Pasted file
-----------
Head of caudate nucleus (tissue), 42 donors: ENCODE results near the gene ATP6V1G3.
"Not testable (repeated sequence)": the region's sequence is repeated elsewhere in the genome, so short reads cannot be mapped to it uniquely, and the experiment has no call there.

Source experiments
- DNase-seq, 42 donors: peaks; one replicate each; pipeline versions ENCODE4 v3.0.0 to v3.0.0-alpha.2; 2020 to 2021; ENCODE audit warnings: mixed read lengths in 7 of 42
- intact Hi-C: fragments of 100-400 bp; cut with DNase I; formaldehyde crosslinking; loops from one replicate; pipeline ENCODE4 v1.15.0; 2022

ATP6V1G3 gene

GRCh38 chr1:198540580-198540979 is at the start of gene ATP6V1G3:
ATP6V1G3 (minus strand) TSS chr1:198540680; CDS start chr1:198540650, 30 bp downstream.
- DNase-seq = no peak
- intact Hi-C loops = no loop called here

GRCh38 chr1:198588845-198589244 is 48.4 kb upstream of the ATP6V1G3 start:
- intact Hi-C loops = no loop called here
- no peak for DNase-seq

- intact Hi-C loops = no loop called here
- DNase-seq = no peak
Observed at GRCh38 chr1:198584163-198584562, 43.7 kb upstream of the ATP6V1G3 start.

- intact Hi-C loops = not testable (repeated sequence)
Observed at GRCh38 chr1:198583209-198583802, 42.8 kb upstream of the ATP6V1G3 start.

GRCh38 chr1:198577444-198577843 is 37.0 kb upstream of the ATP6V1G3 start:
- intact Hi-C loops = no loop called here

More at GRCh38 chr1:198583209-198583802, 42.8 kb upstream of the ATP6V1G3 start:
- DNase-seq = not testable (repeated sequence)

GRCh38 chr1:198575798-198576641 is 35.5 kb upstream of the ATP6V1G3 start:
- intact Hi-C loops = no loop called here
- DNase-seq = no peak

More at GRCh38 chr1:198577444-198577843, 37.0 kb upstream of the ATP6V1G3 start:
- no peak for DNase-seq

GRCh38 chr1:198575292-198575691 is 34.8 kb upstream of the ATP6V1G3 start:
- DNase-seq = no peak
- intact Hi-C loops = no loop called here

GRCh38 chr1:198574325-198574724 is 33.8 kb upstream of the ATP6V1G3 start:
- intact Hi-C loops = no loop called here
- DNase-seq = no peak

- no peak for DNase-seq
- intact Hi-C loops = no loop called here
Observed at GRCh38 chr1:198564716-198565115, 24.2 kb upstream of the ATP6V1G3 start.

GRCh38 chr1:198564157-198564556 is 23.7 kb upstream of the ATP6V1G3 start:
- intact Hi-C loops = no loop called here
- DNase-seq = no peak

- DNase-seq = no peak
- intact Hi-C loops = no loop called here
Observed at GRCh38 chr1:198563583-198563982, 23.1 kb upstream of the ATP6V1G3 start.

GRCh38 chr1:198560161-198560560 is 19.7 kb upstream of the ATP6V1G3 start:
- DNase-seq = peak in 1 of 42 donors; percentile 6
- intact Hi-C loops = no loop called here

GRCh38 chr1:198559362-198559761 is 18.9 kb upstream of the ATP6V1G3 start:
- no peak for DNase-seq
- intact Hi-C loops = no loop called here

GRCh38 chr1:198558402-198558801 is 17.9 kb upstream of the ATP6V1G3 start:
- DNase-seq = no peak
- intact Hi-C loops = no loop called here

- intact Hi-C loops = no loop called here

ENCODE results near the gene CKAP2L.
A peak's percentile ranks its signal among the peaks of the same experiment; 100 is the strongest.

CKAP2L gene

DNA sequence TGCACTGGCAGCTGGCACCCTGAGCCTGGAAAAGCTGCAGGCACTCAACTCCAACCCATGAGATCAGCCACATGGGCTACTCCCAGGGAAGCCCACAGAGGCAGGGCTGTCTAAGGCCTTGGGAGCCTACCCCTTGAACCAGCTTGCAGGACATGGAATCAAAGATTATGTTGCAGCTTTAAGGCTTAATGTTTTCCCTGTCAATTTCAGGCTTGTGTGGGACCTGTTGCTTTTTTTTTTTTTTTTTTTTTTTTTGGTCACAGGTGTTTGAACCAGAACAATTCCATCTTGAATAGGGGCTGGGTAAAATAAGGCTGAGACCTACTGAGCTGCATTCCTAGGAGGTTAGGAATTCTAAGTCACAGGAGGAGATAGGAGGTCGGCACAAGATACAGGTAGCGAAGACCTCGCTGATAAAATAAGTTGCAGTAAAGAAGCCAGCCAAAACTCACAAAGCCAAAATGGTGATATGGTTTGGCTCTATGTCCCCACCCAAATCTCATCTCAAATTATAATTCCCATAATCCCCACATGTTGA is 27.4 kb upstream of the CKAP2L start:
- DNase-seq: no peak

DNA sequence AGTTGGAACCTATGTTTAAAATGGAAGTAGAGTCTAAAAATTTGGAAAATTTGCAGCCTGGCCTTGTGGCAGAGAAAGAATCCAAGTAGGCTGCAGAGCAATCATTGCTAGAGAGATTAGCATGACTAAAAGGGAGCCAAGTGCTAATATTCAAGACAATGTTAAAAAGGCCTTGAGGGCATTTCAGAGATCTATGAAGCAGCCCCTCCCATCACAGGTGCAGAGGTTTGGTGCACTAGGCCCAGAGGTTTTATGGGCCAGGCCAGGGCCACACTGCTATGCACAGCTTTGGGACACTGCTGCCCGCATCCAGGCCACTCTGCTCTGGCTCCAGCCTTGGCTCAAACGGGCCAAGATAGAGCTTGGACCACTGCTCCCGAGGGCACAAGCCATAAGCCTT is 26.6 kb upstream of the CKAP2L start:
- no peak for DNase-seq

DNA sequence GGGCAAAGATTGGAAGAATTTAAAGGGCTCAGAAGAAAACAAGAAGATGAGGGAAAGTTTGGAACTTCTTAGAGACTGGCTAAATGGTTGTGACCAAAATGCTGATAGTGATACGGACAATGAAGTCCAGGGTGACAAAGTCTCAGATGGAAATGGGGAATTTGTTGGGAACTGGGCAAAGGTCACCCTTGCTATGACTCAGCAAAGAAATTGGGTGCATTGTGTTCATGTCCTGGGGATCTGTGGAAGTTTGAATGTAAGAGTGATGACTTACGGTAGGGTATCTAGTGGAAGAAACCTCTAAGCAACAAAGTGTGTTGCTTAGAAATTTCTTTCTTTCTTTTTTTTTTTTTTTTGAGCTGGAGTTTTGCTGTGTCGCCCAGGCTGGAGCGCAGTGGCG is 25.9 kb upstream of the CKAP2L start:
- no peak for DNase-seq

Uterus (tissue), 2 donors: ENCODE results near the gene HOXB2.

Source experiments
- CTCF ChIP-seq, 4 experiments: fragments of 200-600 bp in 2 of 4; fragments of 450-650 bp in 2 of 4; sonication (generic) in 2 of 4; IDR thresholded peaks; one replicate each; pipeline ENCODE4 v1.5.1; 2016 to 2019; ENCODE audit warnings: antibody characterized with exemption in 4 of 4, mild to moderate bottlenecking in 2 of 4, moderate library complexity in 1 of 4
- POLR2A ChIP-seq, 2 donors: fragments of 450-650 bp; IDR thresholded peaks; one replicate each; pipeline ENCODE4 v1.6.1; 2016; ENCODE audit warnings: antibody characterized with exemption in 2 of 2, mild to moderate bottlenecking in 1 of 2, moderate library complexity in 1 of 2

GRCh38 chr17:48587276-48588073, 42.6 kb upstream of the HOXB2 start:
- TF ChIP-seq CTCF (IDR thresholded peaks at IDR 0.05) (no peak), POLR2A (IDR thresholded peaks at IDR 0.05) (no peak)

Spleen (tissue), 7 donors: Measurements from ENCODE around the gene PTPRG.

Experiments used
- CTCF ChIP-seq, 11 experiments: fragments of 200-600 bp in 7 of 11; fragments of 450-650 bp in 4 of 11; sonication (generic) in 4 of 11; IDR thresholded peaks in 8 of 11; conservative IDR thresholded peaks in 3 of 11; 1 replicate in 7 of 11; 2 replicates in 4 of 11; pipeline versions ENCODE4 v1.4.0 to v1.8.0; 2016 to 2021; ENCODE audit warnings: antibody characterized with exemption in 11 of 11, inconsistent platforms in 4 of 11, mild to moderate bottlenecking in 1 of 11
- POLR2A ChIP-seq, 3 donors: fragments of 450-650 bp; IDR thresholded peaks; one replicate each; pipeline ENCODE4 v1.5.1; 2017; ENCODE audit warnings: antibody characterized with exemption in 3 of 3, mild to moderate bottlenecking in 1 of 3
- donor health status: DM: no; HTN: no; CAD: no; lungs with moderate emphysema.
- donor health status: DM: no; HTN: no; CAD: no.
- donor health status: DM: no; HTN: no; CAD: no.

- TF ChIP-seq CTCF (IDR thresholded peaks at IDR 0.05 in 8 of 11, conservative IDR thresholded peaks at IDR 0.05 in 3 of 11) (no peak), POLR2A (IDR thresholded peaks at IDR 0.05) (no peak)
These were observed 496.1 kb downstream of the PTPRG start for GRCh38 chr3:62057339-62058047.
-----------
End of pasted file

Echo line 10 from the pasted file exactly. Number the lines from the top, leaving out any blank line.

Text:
- intact Hi-C loops = no loop called here